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I was making two different points that were largely unrelated.
The second point on Unilever having regional hubs refers to regions of the world, like West Africa's based outside Lagos, Nigeria. Very big factories, lots of capital invested, requiring continuous supply of raw materials ,then the movement of finished goods to countries in the region.
You are right the UK market is small in terms of importance to Unilever. The link between the two points is that UK was part of the EU region, and now is not which is diminishing its importance to Unilever and is forcing changes to the way UK is supplied, no doubt adding costs.
From a purely commercial perspective, Brexit has forced changes to assumptions in long term plans, and will add costs to products sent here. Unilever has a huge presence in the far east, including China, as well as globally and is unlikely to see any benefits from any new Trading Agreements Brexit may bring.
That's my opinion, not Unilever's
our politicians who drove Brexit knew the consequences. Redwood, through Charles Stanley, advised clients to shift investments overseas, and Rees Mogg's Somerset Capital moved its office to Dublin. They wanted to shift the power from Europe to themselves. Power is what politicians crave.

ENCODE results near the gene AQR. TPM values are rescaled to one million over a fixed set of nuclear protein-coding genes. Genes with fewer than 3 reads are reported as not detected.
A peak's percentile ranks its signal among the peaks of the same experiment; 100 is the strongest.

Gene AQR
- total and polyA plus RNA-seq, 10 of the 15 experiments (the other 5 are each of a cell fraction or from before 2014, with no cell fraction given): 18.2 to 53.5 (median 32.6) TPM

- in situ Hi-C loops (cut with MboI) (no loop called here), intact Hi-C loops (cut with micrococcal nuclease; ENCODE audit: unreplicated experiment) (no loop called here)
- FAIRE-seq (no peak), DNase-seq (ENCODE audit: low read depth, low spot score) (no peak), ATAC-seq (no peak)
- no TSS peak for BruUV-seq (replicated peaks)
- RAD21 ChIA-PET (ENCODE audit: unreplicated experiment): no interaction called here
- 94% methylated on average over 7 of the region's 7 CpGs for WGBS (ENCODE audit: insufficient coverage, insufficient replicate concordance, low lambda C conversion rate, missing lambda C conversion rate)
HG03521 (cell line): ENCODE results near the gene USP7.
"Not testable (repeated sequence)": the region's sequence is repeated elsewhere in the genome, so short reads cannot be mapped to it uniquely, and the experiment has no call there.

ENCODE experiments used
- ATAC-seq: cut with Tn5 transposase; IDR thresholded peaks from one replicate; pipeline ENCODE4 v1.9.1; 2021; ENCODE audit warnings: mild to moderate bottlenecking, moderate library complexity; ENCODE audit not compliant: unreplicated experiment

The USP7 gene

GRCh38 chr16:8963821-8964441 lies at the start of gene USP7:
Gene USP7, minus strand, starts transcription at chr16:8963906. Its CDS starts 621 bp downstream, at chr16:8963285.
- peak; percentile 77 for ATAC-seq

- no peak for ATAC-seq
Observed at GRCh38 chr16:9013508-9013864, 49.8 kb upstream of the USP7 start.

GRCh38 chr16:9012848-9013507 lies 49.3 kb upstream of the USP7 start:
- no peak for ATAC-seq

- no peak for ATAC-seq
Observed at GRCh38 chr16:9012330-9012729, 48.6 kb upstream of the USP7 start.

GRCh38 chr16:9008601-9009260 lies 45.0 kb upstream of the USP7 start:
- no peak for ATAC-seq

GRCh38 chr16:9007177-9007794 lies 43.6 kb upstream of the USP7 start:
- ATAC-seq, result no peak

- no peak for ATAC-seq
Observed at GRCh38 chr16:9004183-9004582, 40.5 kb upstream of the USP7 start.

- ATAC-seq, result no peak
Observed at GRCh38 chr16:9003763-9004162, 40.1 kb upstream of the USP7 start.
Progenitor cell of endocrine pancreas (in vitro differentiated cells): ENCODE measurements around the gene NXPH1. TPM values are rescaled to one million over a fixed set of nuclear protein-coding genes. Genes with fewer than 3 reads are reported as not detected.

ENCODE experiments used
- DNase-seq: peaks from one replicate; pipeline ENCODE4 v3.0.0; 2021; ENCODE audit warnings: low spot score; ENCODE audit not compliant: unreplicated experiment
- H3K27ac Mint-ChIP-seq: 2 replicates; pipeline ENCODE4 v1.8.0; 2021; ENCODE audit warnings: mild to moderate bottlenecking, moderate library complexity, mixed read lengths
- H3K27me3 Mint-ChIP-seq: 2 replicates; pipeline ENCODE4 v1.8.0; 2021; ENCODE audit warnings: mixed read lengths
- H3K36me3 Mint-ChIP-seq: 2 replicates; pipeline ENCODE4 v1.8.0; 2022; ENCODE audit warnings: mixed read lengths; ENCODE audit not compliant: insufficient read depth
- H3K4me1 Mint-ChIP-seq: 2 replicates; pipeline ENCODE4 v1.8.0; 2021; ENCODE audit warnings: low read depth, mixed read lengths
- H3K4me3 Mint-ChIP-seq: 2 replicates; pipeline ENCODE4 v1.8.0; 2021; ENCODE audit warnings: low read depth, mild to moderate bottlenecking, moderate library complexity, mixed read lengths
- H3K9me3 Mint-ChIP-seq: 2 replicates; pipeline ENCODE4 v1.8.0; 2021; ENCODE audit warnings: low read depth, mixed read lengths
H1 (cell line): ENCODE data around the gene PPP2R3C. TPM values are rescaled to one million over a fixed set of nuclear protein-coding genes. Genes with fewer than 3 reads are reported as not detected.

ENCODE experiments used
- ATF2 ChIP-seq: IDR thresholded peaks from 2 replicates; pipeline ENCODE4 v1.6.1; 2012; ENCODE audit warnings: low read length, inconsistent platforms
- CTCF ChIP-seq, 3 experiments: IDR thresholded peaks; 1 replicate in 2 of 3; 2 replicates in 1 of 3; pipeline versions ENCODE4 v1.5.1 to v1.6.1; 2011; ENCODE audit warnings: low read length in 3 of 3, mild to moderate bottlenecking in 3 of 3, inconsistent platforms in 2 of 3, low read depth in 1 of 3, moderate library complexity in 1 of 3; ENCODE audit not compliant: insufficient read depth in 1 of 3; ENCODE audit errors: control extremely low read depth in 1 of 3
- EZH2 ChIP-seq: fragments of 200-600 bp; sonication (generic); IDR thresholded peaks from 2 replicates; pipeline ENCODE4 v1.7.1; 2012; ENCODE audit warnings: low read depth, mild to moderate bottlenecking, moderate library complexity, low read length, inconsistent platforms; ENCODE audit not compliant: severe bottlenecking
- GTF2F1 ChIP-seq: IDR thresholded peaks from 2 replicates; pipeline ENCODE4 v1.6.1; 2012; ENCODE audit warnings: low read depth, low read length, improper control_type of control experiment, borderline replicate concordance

Having worked for Unilever, if they manage their logistics well, and they should, they will be able to raise prices to cover inflation as they have strong brands. This applies to developing as well as developed countries. So for me the real question is managing the disruption to supplies of raw materials and equipment linked to shipping problems. Their factories are now Regional, not national and depend on continuous supply, given the large volumes produced
When a director leaves for truly personal reasons, and it's his decision, a date in the future is given as his date of departure.
When a Director is pushed out, the Company must agree a suitable sum with him to leave, unless its gross misconduct, when he is sacked.
The term "for personal reasons" can be part of the negotiated agreement.
I agree superbarnet. Peel referred to the whole site, not Powerhouse (I think) when they referred to 2023. We are in their hands, except that now the SPV is up and running, we should be given accurate dates since it's a Peel man that is leading it.
Additionally once the Powerhouse plant is commissioned, it could introduce waste (like old tyres) to show a working plant to customers, before Peel's whole site is operational.
In the meantime we can complain to FCA about Tim Yeo's misleading statements which created a false market price for the shares. Additionally, had he issued the 2023 date a week prior to the AGM, he might have been voted off. The question is proving when he knew, but it's likely it was shortly after the Peel announcement a few months ago, as he should have queried it with them, since it differed to his own statement.